We’re excited to be hosting multiple book groups of Winners Take All- The Elite Charade of Changing the World by author Anand Giridharadas over the next few weeks!
People will be meeting in neighborhoods from Hyde Park to Evanston to discuss this book, and we thank Jennifer Berkshire and Jack Schneider from Have You Heard for the great podcast they did that made us aware of this book: Win/Win: Why Billionaire Philanthropists are Bad at School Reform.
Some things you can do to amplify the collective book group experience:
Tweet during or after your book club and tag the author @AnandWrites and share that you are one of @ILRaiseYourHand book club groups discussing the book. Share a common theme or conclusion that came out of your book discussion. Feel free to tag @HaveYouHeardPod too, as they will be happy to hear that their podcast has led to such a broad discussion.
UPDATED: The book has a Twitter handle: @WinnersTakeAll. Please use that as well!
Here are potential questions for your book club....
We wondered and debated:
- Does how much things can change depend on the type of organization or cause that the philanthropist is involved with?
- Should we assess how elite philanthropists approach their attitude toward philanthropy differently by their generation or type of industry they come from (e.g. consulting, government, academia, corporate, etc)?
- Does someone’s attitude toward their ability to solve problems through philanthropy depend on the recipient organization type? Are some charities/causes more able to offer truly-solvable problems?
- Is it possible that elite philanthropists don’t (want to?) avail themselves of enough context or expert advice to be truly world-changing?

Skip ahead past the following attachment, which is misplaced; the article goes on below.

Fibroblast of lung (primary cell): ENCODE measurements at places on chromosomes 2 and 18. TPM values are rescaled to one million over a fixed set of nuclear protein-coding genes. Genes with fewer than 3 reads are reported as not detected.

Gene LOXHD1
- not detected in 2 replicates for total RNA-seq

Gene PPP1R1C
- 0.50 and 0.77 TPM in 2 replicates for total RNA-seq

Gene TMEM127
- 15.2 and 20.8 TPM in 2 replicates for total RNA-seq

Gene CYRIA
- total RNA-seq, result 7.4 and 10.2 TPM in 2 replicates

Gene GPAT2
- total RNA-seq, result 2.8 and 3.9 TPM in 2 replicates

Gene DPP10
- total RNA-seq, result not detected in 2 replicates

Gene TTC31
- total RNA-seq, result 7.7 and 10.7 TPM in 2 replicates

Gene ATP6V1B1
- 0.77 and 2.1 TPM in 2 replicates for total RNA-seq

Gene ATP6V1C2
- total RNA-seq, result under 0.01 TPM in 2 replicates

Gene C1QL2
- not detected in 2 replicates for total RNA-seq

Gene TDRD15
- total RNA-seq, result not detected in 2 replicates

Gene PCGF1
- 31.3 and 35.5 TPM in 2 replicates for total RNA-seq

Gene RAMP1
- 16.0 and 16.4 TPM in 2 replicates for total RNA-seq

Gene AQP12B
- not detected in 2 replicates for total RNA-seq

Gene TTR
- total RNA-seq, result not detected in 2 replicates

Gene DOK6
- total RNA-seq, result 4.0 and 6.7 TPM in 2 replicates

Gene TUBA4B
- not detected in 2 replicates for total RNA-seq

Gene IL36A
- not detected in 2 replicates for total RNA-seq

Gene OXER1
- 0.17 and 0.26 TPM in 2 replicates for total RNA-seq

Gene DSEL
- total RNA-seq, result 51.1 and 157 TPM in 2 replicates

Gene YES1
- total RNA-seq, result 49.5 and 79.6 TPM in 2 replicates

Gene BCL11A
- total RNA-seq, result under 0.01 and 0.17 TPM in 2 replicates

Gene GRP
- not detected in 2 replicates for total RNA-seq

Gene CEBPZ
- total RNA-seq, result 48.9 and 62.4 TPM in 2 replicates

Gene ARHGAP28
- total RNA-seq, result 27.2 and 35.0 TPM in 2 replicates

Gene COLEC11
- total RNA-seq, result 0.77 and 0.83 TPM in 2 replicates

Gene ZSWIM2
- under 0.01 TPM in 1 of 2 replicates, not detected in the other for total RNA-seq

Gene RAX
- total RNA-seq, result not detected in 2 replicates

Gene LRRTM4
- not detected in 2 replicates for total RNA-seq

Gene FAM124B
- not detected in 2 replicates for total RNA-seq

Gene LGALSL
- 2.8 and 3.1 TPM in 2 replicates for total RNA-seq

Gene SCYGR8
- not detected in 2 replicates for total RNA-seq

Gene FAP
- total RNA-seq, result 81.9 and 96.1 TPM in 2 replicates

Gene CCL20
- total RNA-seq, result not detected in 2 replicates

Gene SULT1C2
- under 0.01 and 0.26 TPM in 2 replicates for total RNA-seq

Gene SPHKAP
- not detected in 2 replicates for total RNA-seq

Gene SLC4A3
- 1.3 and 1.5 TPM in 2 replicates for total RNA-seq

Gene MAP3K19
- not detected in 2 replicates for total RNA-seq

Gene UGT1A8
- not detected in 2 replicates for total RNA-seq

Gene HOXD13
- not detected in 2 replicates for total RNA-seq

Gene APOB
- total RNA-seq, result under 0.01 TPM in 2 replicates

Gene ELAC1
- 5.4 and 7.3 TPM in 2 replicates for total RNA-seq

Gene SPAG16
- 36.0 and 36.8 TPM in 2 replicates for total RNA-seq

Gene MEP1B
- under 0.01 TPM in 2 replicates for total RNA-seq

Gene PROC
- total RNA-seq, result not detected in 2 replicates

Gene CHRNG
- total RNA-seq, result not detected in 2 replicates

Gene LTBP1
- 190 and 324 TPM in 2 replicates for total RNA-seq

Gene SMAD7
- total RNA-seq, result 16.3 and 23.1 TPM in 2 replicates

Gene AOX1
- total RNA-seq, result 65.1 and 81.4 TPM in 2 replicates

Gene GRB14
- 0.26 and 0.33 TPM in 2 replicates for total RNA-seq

- Is philanthropy simply a tax-reducing convenience for some?
- Is there purposeful coalition building that brings together philanthropic elites who want to solve a problem with partners in business, government, foundations, nonprofits and other social sectors who can collectively bring their expertise to bear on problems? (or would elites rather not convene such a messy group and just do it themselves, whether or not it works?)
- Does the old adage “To someone with only a hammer, every problem looks like a nail” hold true for philanthropists who only understand building companies or apps to solve a world-level problem?
- What about the primary thesis that if the elite were not engaged in systems that perpetuate inequalities to begin with, there is no need to invent solutions to “solve problems of poverty, inaccessibility, etc?” Is that too harsh an analysis? Are some problems inevitable given limited resources?
- What does a truly just world look like?